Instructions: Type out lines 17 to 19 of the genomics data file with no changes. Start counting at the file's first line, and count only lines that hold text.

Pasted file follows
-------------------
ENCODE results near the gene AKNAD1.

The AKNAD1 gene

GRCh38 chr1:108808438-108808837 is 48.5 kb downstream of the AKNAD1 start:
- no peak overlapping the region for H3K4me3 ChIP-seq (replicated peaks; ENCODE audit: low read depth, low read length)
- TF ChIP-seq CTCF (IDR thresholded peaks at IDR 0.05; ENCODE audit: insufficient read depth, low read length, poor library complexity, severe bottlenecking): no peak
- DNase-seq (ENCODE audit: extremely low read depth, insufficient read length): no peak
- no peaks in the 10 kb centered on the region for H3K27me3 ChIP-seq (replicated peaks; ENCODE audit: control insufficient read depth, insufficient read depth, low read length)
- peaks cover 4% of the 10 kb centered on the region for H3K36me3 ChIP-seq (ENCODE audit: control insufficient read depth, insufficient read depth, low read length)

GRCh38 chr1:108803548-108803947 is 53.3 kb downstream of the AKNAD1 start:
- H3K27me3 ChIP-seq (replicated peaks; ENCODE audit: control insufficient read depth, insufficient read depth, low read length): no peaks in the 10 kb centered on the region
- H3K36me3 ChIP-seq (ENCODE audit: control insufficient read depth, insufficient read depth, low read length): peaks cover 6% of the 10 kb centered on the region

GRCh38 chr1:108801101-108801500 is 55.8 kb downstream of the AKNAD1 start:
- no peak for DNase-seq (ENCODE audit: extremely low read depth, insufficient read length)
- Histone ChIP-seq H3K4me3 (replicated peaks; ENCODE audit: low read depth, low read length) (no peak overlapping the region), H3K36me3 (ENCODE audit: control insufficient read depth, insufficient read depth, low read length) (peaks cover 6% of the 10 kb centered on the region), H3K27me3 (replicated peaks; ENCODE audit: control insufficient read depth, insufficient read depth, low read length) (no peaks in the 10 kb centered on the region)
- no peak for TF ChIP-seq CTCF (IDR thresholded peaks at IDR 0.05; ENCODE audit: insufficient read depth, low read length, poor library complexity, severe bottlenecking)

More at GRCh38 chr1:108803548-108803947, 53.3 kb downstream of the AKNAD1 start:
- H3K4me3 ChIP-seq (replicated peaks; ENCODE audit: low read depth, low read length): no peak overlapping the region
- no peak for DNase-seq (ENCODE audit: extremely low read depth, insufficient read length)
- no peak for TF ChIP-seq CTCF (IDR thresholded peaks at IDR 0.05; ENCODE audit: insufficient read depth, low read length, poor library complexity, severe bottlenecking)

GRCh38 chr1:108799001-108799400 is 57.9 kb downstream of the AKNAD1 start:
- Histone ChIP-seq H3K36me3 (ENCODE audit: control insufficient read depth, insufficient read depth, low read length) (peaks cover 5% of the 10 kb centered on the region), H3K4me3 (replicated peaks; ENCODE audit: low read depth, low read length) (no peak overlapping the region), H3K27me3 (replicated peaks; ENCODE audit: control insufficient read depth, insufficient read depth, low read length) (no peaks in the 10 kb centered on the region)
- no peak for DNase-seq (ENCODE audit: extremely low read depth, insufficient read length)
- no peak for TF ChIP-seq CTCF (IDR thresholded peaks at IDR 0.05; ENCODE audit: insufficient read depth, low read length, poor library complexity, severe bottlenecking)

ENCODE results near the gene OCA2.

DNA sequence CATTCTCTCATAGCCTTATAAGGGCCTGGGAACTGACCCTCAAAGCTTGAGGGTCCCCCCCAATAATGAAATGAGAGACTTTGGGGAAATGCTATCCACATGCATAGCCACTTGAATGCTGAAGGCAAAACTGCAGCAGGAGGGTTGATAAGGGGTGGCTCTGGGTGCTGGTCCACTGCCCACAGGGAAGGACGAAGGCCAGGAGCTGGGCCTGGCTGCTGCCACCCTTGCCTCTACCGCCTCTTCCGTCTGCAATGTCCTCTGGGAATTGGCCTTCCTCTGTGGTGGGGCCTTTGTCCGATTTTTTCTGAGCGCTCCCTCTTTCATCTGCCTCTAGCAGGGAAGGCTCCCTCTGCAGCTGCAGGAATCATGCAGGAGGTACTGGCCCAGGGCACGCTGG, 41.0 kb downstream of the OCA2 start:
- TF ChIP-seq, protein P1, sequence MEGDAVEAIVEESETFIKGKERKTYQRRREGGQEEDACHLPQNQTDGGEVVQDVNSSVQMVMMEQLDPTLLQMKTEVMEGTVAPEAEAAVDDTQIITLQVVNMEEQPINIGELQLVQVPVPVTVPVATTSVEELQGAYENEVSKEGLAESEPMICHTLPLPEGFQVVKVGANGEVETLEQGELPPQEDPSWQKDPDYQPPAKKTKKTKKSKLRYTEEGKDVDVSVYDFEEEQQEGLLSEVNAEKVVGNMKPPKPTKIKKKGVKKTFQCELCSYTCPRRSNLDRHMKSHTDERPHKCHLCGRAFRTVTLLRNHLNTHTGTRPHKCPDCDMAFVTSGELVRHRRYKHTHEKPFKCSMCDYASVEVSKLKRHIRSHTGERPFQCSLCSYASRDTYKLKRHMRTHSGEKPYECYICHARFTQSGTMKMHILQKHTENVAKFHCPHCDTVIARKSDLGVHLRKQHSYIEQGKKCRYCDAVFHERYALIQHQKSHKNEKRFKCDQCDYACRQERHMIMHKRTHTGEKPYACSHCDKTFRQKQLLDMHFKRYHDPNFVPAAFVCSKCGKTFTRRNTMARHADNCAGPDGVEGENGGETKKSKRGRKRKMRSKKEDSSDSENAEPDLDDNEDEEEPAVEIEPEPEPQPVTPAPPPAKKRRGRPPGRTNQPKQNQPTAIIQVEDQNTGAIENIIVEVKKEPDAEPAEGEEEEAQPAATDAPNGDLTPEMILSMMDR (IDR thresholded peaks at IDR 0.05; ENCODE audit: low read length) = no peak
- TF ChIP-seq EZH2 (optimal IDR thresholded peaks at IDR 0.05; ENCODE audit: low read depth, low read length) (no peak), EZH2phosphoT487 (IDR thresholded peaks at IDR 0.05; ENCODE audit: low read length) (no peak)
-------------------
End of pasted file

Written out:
- H3K4me3 ChIP-seq (replicated peaks; ENCODE audit: low read depth, low read length): no peak overlapping the region
- no peak for DNase-seq (ENCODE audit: extremely low read depth, insufficient read length)
- no peak for TF ChIP-seq CTCF (IDR thresholded peaks at IDR 0.05; ENCODE audit: insufficient read depth, low read length, poor library complexity, severe bottlenecking)